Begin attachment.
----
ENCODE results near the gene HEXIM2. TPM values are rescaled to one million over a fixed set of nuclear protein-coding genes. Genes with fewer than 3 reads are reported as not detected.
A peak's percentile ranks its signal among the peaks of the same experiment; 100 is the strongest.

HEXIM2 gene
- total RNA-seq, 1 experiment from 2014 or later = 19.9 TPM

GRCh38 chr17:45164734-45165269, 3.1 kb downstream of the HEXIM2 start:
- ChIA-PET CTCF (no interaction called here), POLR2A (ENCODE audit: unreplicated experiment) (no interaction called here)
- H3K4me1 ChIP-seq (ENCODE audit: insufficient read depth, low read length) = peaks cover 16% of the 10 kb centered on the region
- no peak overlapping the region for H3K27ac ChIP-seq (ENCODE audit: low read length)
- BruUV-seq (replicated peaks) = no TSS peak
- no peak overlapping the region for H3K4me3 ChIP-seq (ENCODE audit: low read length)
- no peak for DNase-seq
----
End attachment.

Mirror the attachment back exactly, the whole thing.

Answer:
ENCODE results near the gene HEXIM2. TPM values are rescaled to one million over a fixed set of nuclear protein-coding genes. Genes with fewer than 3 reads are reported as not detected.
A peak's percentile ranks its signal among the peaks of the same experiment; 100 is the strongest.

HEXIM2 gene
- total RNA-seq, 1 experiment from 2014 or later = 19.9 TPM

GRCh38 chr17:45164734-45165269, 3.1 kb downstream of the HEXIM2 start:
- ChIA-PET CTCF (no interaction called here), POLR2A (ENCODE audit: unreplicated experiment) (no interaction called here)
- H3K4me1 ChIP-seq (ENCODE audit: insufficient read depth, low read length) = peaks cover 16% of the 10 kb centered on the region
- no peak overlapping the region for H3K27ac ChIP-seq (ENCODE audit: low read length)
- BruUV-seq (replicated peaks) = no TSS peak
- no peak overlapping the region for H3K4me3 ChIP-seq (ENCODE audit: low read length)
- no peak for DNase-seq